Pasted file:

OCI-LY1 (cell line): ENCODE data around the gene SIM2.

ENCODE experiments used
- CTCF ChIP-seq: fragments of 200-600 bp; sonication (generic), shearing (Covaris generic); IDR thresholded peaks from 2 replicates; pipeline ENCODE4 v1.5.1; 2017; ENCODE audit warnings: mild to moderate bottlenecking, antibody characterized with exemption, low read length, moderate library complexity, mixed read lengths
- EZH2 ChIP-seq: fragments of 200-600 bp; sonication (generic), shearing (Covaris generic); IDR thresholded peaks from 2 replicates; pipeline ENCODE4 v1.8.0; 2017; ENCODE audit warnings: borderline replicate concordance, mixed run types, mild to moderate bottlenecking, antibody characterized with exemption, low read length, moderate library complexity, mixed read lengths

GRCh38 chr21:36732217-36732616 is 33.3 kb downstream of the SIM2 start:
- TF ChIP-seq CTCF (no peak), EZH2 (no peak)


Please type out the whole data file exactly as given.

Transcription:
OCI-LY1 (cell line): ENCODE data around the gene SIM2.

ENCODE experiments used
- CTCF ChIP-seq: fragments of 200-600 bp; sonication (generic), shearing (Covaris generic); IDR thresholded peaks from 2 replicates; pipeline ENCODE4 v1.5.1; 2017; ENCODE audit warnings: mild to moderate bottlenecking, antibody characterized with exemption, low read length, moderate library complexity, mixed read lengths
- EZH2 ChIP-seq: fragments of 200-600 bp; sonication (generic), shearing (Covaris generic); IDR thresholded peaks from 2 replicates; pipeline ENCODE4 v1.8.0; 2017; ENCODE audit warnings: borderline replicate concordance, mixed run types, mild to moderate bottlenecking, antibody characterized with exemption, low read length, moderate library complexity, mixed read lengths

GRCh38 chr21:36732217-36732616 is 33.3 kb downstream of the SIM2 start:
- TF ChIP-seq CTCF (no peak), EZH2 (no peak)